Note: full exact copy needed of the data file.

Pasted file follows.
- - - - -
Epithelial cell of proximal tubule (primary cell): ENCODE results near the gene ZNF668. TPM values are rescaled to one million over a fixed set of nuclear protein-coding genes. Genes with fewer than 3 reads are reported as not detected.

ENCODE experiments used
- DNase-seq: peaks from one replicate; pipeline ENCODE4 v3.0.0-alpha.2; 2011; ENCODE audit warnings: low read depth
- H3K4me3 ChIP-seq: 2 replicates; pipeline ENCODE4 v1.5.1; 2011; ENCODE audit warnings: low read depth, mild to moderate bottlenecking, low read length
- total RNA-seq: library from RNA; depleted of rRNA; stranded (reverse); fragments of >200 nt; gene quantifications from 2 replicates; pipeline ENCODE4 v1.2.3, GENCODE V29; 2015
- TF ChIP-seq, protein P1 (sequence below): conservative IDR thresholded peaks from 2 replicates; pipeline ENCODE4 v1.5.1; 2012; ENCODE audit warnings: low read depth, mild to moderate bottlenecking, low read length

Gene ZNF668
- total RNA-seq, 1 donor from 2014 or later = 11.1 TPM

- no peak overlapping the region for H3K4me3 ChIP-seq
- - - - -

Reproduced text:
Epithelial cell of proximal tubule (primary cell): ENCODE results near the gene ZNF668. TPM values are rescaled to one million over a fixed set of nuclear protein-coding genes. Genes with fewer than 3 reads are reported as not detected.

ENCODE experiments used
- DNase-seq: peaks from one replicate; pipeline ENCODE4 v3.0.0-alpha.2; 2011; ENCODE audit warnings: low read depth
- H3K4me3 ChIP-seq: 2 replicates; pipeline ENCODE4 v1.5.1; 2011; ENCODE audit warnings: low read depth, mild to moderate bottlenecking, low read length
- total RNA-seq: library from RNA; depleted of rRNA; stranded (reverse); fragments of >200 nt; gene quantifications from 2 replicates; pipeline ENCODE4 v1.2.3, GENCODE V29; 2015
- TF ChIP-seq, protein P1 (sequence below): conservative IDR thresholded peaks from 2 replicates; pipeline ENCODE4 v1.5.1; 2012; ENCODE audit warnings: low read depth, mild to moderate bottlenecking, low read length

Gene ZNF668
- total RNA-seq, 1 donor from 2014 or later = 11.1 TPM

- no peak overlapping the region for H3K4me3 ChIP-seq